Determining Eligibility: Methods for presenting disaster-related costs to FEMA to obtain eligibility
Eligible applicants are:
- State government agencies, such as departments of transportation, environment, or parks;
- Local governments, such as a county, city, town, special district or regional authority, village, or borough;
- Indian tribes or authorized tribal organizations and Alaskan native villages; or
- Private nonprofit (PNP) organizations1 or institutions that own or operate facilities that provide certain services of a governmental nature.2
General Work Eligibility
If your organization is eligible for public assistance, FEMA relies on the following tests to determine what is eligible work:
- Required as a result of the event.
- Caused by the event (no pre-existing damage or negligence).
- Located within the designated disaster area.
- The legal responsibility of an eligible applicant.
Required as a Result of the Event:
This test is typically weighed against emergency costs (Categories A & B) and is subject to varying interpretations. Historically it has been used to determine the eligibility of costs such as:
- Safety inspections
- Emergency transportation
- Temporary relocations
- Force account labor
- Purchases and rentals
- Emergency contracts
While one might assume that an applicant would not arbitrarily take on extraordinary work unless it was required to achieve a prompt response and recovery following a disaster, this alone is not sufficient to satisfy FEMA’s eligibility requirements. Often how an applicant describes what was done and the reasons for doing it will be key determining factors.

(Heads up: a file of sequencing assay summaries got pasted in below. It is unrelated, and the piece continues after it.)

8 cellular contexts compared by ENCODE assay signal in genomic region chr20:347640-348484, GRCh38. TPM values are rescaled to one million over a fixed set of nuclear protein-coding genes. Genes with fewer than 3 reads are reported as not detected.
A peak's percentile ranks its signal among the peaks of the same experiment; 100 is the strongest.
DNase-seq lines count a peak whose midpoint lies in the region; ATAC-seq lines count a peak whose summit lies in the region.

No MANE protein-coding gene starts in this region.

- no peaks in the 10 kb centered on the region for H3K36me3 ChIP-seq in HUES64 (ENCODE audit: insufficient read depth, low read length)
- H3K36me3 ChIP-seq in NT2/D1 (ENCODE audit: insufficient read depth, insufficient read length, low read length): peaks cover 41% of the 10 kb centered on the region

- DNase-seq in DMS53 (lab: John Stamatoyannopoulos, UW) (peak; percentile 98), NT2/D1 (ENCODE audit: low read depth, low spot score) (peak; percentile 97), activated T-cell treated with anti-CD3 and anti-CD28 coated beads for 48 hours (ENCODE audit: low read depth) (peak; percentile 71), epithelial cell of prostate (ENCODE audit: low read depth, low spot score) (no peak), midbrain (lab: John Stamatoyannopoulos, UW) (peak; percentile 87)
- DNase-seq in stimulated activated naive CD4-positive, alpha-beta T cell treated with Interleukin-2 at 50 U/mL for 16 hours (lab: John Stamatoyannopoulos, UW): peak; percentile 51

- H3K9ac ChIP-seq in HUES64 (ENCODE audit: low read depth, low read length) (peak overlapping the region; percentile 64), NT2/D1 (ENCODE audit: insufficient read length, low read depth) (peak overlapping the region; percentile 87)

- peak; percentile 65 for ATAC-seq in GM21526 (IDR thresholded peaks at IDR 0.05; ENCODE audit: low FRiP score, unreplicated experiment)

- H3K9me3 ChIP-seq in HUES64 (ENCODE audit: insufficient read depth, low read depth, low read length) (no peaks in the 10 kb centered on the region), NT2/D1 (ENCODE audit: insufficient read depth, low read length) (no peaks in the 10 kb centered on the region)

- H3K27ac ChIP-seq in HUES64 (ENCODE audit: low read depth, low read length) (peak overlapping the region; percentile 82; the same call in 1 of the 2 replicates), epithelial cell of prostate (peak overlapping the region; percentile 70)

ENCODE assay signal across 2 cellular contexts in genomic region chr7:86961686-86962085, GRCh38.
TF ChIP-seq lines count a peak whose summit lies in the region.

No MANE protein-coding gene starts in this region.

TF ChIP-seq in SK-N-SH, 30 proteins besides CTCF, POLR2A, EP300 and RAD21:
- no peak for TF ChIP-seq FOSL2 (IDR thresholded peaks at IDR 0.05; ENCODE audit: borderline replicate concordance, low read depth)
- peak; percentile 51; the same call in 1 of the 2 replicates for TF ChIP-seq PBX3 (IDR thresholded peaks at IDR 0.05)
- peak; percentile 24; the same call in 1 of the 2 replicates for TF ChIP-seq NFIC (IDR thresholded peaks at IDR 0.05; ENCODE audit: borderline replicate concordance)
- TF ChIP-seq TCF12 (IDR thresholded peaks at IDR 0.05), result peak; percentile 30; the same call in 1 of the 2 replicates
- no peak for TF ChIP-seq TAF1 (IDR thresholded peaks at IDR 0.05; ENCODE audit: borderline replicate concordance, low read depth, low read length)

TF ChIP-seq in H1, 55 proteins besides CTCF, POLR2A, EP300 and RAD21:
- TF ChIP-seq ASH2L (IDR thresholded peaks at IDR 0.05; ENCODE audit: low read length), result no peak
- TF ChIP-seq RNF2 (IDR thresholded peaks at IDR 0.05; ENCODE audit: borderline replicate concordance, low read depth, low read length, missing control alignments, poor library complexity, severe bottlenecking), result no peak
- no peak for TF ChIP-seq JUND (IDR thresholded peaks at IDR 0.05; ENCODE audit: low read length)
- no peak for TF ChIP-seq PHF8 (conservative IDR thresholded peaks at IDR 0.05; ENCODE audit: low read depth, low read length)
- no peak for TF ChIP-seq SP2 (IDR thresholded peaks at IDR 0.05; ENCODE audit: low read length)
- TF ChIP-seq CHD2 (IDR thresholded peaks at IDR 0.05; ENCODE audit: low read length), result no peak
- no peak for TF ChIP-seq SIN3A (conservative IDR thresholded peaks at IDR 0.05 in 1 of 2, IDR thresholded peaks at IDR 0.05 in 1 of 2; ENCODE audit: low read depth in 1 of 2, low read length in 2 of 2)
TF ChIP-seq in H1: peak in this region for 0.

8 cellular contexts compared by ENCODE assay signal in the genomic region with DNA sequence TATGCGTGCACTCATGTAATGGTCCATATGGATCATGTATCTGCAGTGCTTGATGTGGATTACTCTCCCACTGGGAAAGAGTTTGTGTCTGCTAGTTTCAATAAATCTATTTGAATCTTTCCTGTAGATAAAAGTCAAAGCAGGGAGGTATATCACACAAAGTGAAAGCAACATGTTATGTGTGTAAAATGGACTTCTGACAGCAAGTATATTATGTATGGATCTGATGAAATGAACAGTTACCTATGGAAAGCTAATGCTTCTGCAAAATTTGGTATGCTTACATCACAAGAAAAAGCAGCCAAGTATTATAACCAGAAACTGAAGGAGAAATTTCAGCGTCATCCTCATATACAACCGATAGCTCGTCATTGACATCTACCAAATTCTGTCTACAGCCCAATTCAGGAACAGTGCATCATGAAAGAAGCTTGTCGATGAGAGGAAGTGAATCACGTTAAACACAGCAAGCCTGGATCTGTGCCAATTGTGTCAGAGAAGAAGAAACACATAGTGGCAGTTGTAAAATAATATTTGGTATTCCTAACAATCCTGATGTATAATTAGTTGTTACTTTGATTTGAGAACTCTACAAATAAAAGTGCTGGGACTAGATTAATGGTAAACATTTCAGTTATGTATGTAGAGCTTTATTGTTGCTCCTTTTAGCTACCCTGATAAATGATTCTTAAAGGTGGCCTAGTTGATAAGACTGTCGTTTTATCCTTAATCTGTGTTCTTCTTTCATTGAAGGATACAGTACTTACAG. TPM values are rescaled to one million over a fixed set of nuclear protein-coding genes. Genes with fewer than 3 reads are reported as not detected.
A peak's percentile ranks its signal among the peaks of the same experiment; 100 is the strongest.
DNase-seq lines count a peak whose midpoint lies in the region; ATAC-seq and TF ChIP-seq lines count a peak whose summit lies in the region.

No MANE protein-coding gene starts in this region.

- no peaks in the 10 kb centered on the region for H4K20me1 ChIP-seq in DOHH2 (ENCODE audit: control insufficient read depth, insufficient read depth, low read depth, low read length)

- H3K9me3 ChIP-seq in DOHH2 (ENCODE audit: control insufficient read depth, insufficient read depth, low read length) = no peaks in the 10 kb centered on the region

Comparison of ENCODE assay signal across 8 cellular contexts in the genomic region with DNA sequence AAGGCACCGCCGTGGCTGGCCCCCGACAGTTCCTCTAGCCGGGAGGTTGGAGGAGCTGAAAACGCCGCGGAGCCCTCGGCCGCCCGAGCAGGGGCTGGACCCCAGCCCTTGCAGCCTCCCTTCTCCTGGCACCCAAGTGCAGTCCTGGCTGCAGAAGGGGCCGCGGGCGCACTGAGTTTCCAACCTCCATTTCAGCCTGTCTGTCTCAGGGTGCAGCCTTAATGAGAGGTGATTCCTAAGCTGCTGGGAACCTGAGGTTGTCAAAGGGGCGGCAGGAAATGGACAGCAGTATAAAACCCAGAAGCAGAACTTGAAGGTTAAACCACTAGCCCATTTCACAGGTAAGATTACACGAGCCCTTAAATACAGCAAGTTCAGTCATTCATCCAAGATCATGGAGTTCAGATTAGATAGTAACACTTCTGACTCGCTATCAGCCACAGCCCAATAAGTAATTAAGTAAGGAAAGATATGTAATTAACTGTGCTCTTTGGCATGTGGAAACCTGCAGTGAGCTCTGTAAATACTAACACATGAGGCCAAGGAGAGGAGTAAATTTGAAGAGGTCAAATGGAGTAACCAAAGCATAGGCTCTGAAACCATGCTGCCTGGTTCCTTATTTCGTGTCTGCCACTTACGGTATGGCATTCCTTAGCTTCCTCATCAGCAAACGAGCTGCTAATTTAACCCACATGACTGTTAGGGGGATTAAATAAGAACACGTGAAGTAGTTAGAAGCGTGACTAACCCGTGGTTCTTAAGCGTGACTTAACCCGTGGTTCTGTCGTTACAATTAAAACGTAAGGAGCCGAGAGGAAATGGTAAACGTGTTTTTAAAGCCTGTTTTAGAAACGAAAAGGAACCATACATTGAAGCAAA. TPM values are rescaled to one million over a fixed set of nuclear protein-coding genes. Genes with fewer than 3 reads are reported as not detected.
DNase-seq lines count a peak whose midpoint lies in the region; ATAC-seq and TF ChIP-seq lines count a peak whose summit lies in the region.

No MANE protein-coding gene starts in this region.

For example, if FEMA is told that emergency inspections were conducted to determine the extent of damage, they would likely be deemed ineligible, as damage assessments are to be absorbed by FEMA’s administration allowance. However, if the inspections were made to determine whether the facility was unfit for occupancy, they would be viewed as safety inspections and therefore be eligible.
Because this criteria is very broad, it is extremely important to succinctly define the what, why, where, how, and by whom for every task for which an applicant hopes to seek reimbursement. It is equally important to further support a claim with all pertinent documentation, such as damage photographs or condemnation notices.
First and foremost, applicants know best what needs to be done in the immediate aftermath of a disaster. However, it is not uncommon for those efforts to be questioned by FEMA months, or even years, after an event. If an applicant clearly believes that their efforts were required as the result of an event, and FEMA and the state do not agree, the applicant must be prepared to appeal that determination in accordance with CFR 44 206.440 (Appeals).